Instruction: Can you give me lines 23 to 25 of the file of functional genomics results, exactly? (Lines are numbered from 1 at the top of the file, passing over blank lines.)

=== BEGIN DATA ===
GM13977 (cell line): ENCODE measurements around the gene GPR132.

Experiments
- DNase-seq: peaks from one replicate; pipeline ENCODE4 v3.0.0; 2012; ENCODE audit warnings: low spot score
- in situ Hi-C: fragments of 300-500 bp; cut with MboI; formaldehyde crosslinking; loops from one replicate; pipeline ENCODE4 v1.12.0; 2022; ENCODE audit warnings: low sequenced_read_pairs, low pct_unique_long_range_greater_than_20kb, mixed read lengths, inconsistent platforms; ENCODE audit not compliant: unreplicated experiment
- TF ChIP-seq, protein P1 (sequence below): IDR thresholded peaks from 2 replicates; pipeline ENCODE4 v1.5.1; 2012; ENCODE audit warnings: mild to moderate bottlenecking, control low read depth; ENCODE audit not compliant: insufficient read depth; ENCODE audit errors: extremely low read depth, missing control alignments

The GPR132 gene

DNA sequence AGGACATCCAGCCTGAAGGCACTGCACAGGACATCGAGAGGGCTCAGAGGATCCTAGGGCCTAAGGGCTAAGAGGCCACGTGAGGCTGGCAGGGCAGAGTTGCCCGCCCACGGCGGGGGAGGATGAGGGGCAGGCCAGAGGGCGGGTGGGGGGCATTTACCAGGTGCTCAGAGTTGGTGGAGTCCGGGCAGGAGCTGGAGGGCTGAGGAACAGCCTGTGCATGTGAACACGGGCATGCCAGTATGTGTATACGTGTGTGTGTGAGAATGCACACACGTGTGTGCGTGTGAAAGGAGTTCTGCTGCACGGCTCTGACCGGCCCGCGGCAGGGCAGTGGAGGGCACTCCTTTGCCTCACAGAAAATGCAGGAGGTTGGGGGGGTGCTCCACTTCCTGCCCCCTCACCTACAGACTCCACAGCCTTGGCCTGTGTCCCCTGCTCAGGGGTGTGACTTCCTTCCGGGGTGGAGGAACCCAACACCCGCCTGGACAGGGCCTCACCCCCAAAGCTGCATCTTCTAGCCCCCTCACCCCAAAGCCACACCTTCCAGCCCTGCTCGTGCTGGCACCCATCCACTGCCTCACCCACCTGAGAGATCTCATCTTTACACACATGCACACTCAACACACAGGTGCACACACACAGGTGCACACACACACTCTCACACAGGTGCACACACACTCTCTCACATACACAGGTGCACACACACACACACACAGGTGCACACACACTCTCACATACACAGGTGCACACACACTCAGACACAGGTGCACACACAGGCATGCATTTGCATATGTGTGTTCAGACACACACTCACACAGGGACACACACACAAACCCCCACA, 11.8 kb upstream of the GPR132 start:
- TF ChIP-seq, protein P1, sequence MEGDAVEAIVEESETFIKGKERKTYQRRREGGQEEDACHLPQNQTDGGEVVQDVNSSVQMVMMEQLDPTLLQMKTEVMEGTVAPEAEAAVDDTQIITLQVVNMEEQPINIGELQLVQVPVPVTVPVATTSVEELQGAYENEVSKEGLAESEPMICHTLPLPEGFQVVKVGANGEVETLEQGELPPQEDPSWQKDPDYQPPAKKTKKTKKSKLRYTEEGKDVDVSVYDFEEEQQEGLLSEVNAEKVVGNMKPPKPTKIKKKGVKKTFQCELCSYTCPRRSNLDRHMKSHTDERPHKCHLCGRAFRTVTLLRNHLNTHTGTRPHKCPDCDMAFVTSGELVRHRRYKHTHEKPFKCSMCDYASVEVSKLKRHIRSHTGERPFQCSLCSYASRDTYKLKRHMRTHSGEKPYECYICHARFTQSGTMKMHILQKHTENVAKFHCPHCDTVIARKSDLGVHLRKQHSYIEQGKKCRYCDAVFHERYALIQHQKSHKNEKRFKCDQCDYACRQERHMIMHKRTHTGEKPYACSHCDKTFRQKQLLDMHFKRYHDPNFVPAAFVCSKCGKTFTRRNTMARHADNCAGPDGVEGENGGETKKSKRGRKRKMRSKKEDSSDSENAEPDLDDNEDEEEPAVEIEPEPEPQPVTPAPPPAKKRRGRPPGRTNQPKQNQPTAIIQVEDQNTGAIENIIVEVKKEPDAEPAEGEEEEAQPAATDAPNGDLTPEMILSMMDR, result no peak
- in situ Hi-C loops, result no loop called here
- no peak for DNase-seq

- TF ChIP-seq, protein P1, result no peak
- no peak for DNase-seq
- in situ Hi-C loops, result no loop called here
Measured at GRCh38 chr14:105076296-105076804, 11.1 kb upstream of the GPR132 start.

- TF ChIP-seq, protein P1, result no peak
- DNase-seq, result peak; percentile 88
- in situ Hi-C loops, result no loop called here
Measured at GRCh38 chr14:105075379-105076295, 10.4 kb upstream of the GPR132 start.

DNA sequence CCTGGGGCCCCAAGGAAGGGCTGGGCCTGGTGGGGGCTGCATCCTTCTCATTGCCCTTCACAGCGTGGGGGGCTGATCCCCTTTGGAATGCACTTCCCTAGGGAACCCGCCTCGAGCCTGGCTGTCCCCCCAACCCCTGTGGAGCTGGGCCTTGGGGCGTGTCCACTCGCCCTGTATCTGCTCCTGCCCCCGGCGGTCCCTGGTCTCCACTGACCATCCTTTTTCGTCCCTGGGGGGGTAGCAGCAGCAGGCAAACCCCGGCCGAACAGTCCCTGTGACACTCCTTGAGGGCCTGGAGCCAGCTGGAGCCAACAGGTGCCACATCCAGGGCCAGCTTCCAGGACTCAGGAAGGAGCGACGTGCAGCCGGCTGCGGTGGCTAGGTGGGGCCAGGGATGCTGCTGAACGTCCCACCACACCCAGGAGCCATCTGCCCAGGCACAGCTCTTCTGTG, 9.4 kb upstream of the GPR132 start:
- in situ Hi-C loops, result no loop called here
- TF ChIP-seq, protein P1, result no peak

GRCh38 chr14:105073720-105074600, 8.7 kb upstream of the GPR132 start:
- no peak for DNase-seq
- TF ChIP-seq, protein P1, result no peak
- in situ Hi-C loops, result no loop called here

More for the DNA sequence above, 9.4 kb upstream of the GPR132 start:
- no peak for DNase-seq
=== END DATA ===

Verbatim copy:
- no peak for DNase-seq
- TF ChIP-seq, protein P1, result no peak
- in situ Hi-C loops, result no loop called here